Laura's emerges from creditor protection with store renovation, e-commerce plans

TORONTO – Canadian retailer Laura’s Shoppe Inc. has emerged from creditor protection four months after filing to renegotiate its debts.

The Montreal-based owner of more than 140 women’s clothing stores, under the various Laura banners and Melanie Lyne, filed for protection on July 31 and later shuttered 15 stores in a cost-cutting measure.

The privately held company said Thursday that 96 per cent of its creditors holding 99 per cent of its debt signed off on a restructuring plan, which includes renovating existing stores and investments in technology, on Nov. 30.

In July, the company said it had posted large losses in 2012 and 2013 after missteps with merchandise that didn’t resonate with its customers.

Despite returning to profitability in 2014, the move to seek protection from its debts was necessary to deal with the hangover from two bad years, the company said.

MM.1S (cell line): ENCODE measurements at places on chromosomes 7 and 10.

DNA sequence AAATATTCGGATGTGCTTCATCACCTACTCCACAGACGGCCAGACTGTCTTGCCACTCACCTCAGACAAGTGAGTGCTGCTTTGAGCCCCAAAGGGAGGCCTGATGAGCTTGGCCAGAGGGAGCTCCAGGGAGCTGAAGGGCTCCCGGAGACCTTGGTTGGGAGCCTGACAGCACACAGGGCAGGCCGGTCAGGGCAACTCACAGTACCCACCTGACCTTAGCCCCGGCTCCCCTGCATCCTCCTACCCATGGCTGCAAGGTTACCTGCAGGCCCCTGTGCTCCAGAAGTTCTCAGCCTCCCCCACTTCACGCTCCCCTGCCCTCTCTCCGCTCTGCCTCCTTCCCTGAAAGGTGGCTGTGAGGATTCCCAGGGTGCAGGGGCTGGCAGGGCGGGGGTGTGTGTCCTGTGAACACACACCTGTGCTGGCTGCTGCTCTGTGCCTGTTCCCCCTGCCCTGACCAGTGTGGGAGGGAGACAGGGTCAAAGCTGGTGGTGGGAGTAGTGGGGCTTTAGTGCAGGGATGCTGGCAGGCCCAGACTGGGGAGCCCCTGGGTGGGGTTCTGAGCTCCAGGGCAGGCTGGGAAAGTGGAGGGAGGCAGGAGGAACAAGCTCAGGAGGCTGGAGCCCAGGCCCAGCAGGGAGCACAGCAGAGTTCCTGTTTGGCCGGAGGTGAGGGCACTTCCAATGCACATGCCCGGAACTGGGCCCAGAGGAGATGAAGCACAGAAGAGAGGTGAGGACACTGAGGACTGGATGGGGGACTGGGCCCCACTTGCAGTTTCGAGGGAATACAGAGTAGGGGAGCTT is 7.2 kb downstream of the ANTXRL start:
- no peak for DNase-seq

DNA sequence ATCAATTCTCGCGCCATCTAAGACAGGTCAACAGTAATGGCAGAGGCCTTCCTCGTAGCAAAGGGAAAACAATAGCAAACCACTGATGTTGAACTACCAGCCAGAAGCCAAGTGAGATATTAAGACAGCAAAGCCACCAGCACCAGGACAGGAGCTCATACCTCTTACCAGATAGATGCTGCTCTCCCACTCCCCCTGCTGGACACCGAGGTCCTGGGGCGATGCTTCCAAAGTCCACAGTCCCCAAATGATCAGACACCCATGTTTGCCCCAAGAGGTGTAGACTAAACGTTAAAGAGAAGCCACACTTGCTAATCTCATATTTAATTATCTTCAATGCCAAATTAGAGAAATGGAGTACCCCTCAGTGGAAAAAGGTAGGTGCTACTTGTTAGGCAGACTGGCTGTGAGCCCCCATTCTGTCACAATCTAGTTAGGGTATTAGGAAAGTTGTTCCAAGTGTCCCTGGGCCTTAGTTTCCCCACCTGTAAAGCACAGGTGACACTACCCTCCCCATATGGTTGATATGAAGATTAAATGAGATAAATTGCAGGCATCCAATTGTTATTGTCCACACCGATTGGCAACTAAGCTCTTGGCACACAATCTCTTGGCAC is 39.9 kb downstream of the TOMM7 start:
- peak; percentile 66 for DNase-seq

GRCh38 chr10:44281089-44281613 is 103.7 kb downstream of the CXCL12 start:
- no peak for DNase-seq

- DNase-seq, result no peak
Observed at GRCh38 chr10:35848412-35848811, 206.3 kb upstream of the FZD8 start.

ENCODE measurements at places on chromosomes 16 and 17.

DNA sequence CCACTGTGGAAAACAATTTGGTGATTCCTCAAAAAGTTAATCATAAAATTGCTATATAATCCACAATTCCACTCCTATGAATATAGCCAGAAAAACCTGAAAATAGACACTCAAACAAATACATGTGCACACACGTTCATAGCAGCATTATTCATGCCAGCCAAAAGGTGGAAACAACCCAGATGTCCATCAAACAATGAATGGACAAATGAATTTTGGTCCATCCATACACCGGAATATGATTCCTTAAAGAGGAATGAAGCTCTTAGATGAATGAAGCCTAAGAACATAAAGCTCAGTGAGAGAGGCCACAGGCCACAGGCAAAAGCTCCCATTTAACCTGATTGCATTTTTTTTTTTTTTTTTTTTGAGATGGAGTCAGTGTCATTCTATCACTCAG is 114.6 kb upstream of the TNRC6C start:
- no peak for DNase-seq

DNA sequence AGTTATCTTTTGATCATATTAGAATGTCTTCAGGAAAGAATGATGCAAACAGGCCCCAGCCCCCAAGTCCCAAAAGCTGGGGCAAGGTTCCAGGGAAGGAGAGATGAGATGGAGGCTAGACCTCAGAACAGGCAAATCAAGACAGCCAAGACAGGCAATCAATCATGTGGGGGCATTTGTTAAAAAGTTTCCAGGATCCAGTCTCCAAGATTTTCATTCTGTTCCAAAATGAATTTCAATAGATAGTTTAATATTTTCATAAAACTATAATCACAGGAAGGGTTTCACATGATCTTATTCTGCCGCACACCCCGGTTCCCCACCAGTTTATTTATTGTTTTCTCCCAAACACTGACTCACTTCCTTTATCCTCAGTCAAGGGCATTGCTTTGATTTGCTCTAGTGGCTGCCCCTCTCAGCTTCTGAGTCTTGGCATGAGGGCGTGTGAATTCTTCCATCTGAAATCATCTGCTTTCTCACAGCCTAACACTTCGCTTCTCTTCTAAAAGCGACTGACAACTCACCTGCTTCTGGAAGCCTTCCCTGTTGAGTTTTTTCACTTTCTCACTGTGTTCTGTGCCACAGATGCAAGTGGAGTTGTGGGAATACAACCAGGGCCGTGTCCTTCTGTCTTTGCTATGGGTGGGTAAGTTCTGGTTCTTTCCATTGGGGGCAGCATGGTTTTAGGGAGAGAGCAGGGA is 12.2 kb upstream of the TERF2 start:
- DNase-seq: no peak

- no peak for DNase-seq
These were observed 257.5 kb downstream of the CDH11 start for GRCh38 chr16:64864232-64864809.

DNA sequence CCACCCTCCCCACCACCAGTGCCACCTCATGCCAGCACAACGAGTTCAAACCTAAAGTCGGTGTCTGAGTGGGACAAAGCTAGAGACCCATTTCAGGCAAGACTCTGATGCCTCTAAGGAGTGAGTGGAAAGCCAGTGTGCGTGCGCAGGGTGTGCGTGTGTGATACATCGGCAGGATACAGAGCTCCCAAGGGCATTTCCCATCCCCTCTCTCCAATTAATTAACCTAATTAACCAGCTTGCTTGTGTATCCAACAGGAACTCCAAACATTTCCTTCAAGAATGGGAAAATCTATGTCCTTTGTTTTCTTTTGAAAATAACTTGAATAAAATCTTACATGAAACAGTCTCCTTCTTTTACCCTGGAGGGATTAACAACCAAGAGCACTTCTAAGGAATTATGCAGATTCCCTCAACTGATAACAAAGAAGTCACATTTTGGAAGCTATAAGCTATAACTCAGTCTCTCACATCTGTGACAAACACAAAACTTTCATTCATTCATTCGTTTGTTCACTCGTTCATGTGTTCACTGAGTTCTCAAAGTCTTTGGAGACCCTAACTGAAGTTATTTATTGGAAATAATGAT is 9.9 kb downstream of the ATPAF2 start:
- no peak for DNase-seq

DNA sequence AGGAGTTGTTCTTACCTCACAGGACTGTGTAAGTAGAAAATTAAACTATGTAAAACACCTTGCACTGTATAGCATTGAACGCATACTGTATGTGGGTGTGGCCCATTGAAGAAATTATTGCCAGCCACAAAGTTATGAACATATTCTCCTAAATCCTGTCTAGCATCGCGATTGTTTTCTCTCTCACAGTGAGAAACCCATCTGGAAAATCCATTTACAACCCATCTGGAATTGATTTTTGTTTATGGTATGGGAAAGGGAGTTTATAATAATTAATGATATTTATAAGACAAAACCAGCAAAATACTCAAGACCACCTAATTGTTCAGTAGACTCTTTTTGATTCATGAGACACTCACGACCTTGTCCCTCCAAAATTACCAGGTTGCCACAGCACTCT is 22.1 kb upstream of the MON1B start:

Laura’s said the restructuring plan will see stores renovated with new fitting rooms and lounge areas to enhance its by-appointment personalized shopping. The company, which has two e-commerce sites, said it will also improve its online offerings to deliver a more personalized experience.

In early September, Laura’s said it had struck deals with landlords at several malls to cut rents and that its suppliers offered significant discounts on clothes for the fall season. The company has now renegotiated more than 50 of its existing leases.

The company closed 15 stores later that month, and a further five stores will close before the end of January. The company said other savings came from eliminating jobs at its head office.

Laura’s said that after the restructuring is complete, it will employ around 2,000 workers across Canada in stores, its distribution centre and its back office.

Laura’s, which operates in all provinces except Prince Edward Island, was founded in 1930. Company president Kalman Fisher is the grandson of founder Laura Wolstein.